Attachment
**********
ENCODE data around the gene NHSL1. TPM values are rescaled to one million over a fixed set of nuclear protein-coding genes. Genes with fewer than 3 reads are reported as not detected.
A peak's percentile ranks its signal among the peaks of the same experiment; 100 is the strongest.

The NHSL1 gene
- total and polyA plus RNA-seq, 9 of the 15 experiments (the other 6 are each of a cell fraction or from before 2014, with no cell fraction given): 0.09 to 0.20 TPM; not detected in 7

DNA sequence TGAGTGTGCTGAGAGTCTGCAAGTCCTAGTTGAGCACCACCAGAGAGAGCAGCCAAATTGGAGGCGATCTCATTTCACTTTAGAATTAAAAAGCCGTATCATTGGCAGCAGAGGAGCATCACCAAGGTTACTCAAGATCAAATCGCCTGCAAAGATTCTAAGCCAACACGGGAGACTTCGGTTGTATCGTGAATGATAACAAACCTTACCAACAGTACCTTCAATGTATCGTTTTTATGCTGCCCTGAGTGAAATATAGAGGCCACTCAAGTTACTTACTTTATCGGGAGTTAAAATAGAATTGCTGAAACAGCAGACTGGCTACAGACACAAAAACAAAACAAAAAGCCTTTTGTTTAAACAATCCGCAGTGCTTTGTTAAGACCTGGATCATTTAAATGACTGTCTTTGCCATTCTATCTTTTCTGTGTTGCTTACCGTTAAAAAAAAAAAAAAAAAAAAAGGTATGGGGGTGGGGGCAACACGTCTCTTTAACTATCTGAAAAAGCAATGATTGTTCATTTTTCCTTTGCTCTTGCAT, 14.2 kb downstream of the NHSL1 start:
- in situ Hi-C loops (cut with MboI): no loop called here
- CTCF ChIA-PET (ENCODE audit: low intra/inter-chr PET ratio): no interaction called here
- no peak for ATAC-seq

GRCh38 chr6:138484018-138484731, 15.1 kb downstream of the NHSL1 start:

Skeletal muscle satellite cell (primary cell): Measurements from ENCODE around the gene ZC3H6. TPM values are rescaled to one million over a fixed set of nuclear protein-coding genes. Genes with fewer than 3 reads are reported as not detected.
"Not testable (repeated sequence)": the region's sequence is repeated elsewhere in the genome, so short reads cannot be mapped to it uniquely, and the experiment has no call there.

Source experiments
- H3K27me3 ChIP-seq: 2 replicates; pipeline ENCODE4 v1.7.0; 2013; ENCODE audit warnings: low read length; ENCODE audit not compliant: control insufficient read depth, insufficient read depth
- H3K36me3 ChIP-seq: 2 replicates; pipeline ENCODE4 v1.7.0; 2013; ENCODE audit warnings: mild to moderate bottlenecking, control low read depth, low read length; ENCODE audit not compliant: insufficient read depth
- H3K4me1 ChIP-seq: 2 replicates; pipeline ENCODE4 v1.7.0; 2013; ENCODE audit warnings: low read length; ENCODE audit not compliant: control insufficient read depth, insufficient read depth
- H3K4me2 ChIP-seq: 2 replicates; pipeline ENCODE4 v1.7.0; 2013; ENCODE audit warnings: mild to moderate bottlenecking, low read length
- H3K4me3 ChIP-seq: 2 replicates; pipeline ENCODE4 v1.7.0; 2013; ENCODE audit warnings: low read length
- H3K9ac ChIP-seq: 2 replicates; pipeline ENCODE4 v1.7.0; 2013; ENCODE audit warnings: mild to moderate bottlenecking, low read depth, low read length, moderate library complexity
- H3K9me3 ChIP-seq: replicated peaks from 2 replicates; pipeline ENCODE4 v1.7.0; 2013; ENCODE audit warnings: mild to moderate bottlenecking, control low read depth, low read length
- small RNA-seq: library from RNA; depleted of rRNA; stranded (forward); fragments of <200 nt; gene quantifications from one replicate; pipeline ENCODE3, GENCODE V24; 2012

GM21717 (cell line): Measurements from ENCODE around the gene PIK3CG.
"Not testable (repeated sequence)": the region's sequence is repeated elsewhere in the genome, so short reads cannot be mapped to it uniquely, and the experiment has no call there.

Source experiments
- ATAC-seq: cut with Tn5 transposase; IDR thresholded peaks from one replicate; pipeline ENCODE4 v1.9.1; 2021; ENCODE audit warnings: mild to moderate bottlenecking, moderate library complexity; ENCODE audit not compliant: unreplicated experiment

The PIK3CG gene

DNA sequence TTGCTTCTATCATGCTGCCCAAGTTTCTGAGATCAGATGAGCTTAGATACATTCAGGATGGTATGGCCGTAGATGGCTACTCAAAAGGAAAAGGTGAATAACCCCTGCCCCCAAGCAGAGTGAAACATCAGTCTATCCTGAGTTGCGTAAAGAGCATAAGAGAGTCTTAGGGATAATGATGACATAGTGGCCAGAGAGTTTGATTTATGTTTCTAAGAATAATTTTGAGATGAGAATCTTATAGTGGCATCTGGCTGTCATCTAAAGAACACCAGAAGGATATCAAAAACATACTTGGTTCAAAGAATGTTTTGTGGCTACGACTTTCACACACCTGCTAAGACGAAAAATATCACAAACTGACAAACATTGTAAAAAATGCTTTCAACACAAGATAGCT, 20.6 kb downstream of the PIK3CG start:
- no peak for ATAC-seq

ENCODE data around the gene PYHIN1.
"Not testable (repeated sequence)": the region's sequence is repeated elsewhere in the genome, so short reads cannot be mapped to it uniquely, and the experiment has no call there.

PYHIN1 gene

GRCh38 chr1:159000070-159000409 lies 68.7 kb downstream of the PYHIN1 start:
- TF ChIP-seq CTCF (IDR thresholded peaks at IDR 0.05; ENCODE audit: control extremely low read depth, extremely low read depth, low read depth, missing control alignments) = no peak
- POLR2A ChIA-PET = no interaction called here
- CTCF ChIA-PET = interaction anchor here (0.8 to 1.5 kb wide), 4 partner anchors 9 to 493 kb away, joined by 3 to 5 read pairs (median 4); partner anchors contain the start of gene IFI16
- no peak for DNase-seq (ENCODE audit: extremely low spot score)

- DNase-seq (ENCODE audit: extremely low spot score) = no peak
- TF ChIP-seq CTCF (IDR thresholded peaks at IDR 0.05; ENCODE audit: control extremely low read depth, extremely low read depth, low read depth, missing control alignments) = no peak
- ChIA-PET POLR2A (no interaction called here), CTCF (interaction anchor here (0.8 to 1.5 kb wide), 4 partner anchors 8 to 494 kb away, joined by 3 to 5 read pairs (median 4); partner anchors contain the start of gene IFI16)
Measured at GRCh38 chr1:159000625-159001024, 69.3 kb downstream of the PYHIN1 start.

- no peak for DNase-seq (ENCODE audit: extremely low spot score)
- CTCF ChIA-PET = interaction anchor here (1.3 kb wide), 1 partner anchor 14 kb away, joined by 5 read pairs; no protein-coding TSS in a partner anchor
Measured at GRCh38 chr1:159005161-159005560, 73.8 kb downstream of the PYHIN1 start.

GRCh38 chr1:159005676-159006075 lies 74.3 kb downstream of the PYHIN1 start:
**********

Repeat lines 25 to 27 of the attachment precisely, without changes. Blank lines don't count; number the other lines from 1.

The PIK3CG gene

DNA sequence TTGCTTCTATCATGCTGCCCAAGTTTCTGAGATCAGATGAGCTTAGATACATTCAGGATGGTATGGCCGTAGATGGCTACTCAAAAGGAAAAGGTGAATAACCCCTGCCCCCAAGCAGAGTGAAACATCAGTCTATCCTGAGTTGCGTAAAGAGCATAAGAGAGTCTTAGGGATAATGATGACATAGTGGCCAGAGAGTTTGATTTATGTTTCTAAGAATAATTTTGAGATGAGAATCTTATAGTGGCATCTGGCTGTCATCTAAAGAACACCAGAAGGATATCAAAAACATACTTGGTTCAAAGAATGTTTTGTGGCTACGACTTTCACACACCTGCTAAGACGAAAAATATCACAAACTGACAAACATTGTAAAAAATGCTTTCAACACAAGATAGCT, 20.6 kb downstream of the PIK3CG start:
- no peak for ATAC-seq